New E-class offers classier cabins, efficient engine line-up and better dynamics writes Geraldine Herbert
What is it? Now in its 10th generation, more than 13 million E-classes have been bought so there’s no denying that it has always been a highly desirable car but as with everything there is always room for improvement particularly when you consider the highly accomplished family it comes from.
Who is it aimed at? If you are buying at the top echelon of the luxury executive market, this is the car you need to consider.
Styling? There’s nothing radically different about the exterior of the new E-Class but it certainly looks so much more appealing. Gone is the three pointed star from the front bonnet and the angular lines replaced with a more coupe and smoother look.
Under the Bonnet? Previous versions of the E-Class offered a noisy 2.1 diesel engine, but the new one comes with either a more fuel-efficient turbocharged four-cylinder 2. 0-litre or a 3.0-litre V6 diesel. I had the new 220d, with 194bhp and 400Nms of torque, the greenest version it promises an average range of between 3.9 – 4.3 litres per 100 km, which is impressive given the size of the car; it is also quieter and much smoother. Emissions are just 112g/km so motor tax is €200 per year.
What about inside? The interior, with tastefully restrained use of wood now looks and feels expensive but still nods to the marque’s heritage. Our test car came in Black gloss with saddle brown nappa leather seats. An 8.4 inch infotainment system, controlled via a dial dominates the dashboard. There is also an optional high-resolution 12.3 inch display screen.
The centre console is elegant and well positioned making the cabin feel spacious, there is also heaps of storage and nice tactile materials. There are no pointless little innovations, everything has a purpose. Even the ambient interior lighting, available in 64 colours via a visual gradient tool, is designed to make driving at night easier on your eyes.
There is also plenty of space in the back; an extra 65mm has been added to the wheelbase so now three adults will fit in the back snugly with decent of head, arm and leg room. The larger dimensions also means that the 540-litre boot is ideal for luggage, golf clubs and shopping trips to IKEA.
On the Road? Driving the E-Class has always been a little sedate; an almost sober affair when compared to rivals. It never goads you to do anything irresponsible but why would you want to, you are sitting far too comfortably for that; in fact it is a supremely cosseting car. It glides over bumps and obstacles with ease and wafts you along effortlessly. With a new nine-speed automatic transmission, the E-class offers nearly seamless shifting plus the road handling has also improved and zero to 100 is achieved in a snappy 7.3 seconds. There are various drive modes, opt for sport and the suspension is both forgiving and stiff
And Safety? The E-Class is awash with the very latest safety and technological advances, indeed it may well be the smartest in the car park. In the event of a crash a Pre-Safe Sound system plays a high-pitched note to protect its occupants’ inner ears. There are also a host of crash avoidance systems and even one that moves the driver or front passenger away from the danger zones to minimise the impact of a side-impact collision and an automatic emergency braking system that can apply the considerable brakes with force.
It is also a technological tour de force but there are just so many aids and features it’s almost intrusive; high pitched alarms alert you to obstacles you never even knew existed and a cacophonous ensemble implores you to stop every time you try to reverse park.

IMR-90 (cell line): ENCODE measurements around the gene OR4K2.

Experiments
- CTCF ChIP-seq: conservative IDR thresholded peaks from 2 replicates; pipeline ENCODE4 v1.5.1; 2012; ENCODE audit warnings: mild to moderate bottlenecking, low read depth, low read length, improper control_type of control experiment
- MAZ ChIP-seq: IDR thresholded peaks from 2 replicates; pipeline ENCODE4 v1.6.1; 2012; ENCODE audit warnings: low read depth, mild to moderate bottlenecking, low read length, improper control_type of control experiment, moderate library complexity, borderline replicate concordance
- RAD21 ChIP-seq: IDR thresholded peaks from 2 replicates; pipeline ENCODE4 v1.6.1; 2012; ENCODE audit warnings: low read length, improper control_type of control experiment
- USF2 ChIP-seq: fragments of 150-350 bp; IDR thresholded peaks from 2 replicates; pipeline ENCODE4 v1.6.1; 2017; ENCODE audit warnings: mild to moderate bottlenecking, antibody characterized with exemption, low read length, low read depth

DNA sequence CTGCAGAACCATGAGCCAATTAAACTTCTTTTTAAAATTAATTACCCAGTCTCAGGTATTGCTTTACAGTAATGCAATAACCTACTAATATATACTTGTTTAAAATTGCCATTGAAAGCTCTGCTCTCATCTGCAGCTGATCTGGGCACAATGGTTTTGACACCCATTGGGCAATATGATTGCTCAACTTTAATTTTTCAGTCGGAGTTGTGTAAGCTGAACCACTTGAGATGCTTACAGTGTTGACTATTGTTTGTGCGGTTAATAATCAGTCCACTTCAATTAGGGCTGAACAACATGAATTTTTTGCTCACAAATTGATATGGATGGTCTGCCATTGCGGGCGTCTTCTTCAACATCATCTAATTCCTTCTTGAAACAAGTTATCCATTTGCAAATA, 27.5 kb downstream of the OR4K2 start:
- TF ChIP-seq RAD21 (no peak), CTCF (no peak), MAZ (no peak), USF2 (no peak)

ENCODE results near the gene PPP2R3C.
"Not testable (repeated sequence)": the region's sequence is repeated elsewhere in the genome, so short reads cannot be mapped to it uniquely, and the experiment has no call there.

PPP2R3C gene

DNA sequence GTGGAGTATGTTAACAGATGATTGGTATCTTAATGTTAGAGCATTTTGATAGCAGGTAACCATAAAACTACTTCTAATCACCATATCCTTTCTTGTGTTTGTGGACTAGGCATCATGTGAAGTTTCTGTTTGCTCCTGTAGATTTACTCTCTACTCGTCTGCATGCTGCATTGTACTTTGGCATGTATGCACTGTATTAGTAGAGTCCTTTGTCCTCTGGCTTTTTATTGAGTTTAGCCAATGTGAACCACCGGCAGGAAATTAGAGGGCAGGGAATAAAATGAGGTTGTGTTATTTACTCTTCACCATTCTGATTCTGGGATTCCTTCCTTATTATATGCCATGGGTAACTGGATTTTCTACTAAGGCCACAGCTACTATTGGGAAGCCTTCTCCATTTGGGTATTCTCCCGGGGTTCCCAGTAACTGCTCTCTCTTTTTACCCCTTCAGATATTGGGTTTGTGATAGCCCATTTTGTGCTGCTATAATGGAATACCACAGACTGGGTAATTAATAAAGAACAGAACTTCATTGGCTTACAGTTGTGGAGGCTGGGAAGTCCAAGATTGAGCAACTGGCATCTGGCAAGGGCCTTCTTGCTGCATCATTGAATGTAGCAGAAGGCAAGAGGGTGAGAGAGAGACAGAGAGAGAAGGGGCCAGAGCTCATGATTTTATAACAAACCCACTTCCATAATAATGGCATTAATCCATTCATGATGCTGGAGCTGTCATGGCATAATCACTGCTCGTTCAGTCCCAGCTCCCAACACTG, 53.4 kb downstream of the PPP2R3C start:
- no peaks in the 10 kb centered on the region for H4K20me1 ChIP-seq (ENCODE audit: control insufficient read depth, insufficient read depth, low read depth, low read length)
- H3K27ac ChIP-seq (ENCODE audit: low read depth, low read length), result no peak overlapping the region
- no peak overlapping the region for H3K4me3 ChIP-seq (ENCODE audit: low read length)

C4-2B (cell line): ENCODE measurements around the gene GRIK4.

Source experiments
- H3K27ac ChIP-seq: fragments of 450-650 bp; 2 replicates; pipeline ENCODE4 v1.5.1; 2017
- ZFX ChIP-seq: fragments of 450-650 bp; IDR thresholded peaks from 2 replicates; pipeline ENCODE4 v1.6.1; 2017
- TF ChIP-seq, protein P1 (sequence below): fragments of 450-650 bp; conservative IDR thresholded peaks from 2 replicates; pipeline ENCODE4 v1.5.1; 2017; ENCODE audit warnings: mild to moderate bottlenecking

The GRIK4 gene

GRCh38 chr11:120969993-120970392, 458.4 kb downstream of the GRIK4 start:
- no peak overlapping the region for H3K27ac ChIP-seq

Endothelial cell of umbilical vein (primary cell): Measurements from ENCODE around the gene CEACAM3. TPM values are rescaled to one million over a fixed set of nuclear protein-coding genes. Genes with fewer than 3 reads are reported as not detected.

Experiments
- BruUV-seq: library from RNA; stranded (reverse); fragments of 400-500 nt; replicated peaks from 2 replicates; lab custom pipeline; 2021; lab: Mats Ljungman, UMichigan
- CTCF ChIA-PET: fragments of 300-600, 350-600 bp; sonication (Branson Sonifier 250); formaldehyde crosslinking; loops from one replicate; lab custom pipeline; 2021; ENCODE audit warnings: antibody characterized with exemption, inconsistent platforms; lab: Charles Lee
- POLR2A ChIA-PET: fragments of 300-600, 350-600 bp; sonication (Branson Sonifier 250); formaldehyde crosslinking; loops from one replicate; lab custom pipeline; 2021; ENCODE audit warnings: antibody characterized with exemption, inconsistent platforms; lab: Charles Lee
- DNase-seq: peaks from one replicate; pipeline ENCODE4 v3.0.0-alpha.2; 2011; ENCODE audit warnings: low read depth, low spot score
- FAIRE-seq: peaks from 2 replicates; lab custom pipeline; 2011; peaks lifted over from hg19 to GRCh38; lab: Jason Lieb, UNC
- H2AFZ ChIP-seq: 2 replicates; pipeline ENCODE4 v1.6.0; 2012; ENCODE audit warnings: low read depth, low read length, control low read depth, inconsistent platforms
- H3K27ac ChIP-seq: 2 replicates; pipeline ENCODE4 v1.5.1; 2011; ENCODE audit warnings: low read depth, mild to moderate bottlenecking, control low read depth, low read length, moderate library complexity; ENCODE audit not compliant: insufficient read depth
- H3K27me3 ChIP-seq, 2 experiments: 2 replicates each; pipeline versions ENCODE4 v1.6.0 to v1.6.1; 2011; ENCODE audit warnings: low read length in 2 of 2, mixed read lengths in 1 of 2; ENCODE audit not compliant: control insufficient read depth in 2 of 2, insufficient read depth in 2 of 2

Will it break the bank? The range starts from €52,850 so it is expensive when compared to rivals; our test car, the 220d Avantgarde AMG Line Automatic Saloon has a starting price of €57,650 but the extra options of a full parking pack, full keyless go pack and ash trim costing €2,842 brought the price to €60,492. The BMW 520d SE auto is priced from €49,203, the Jaguar XF prestige starts at €45,995 and Audi’s A6 2.0TDI 150 ‘Ultra’ S-Tronic SE from €46,800.
What are my options? The model line-up now consists of three style and equipment lines – Avantgarde, Exclusive and AMG. Standard equipment includes: Full Leather, Seat Comfort Pack, Active Brake Assist, Reversing Camera, Ambient Lighting 64 Colours Dynamic Select, 9 Speed Automatic, Satellite Navigation, Keyless Start, LED Performance Lights, Parking Pilot, Heated Seats, Driver Attention Assist and Remote Online.
Verdict? The latest E-class oozes style, sophistication and luxury it’s also extremely safe and very comfortable. The downsides are as you’d expect: all of this luxury doesn’t come cheap when compared to rivals, even when you consider standard equipment, it is expensive. But the E-class improves in nearly every way, the drive is still not as sharp as the Jaguar XF or the BMW 5 series but then E-Class aficionados tend to favour comfort, safety and a little luxury over performance. The Mercedes E-Class has finally emerged from the shadows of its talented siblings and offers the very best the German car maker has to offer.
Why you’ll buy one? Technology; Interior; Safety
Why you won’t? Pricey
Jaguar XF – prices starting from €45,995
Audi A6 – prices starting from €44,500
BMW 5 Series – prices starting from €45,200
Mercedes-Benz E Class 220d AMG Line Auto
Engine: 1950cc, 194bhp@3,800rpm, 400Nm@6,000rpm
Max speed: 240km/h
0-100 kph: 7.3seconds
Emissions (Motor Tax) : 112g/km (Band g €200)
Model price range: €52,850 (Test Car €60,492)
No of Doors: 4 doors
Euro NCAP : Not tested
Fuel type: Diesel
Fuel Economy (combined cycle): 4.3l/100KM (65.7 mpg)
Boot Capacity Seats up: 540 litres
Car Seats: 2 Isofix fittings in the rear
14th July, 2016